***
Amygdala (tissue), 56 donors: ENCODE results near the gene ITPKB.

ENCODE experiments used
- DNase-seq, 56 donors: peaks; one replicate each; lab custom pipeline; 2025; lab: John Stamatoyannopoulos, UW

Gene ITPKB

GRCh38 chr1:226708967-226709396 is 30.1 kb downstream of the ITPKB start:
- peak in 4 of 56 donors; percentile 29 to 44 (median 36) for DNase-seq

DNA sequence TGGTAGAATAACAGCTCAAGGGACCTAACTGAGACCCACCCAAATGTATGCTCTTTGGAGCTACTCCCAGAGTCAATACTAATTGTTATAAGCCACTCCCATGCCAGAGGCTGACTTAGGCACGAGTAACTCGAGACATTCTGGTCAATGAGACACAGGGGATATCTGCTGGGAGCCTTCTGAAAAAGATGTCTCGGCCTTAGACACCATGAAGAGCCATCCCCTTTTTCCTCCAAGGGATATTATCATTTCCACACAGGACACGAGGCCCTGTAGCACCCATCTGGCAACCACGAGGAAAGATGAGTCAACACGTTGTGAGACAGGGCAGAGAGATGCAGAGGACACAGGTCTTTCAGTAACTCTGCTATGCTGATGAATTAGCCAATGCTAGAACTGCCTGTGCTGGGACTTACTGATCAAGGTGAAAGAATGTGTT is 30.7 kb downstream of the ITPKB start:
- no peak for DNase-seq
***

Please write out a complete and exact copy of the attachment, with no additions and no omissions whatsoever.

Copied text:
Amygdala (tissue), 56 donors: ENCODE results near the gene ITPKB.

ENCODE experiments used
- DNase-seq, 56 donors: peaks; one replicate each; lab custom pipeline; 2025; lab: John Stamatoyannopoulos, UW

Gene ITPKB

GRCh38 chr1:226708967-226709396 is 30.1 kb downstream of the ITPKB start:
- peak in 4 of 56 donors; percentile 29 to 44 (median 36) for DNase-seq

DNA sequence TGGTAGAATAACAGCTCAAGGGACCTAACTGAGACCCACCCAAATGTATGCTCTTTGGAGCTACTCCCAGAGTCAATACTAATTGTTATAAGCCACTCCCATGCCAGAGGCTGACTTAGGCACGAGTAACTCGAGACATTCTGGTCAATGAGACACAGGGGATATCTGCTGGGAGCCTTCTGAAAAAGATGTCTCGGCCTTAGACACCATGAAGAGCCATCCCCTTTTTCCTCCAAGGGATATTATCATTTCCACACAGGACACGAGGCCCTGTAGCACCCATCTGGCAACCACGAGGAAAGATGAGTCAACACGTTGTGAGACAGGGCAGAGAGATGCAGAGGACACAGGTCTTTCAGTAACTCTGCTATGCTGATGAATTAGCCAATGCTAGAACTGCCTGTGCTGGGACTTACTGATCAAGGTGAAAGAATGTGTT is 30.7 kb downstream of the ITPKB start:
- no peak for DNase-seq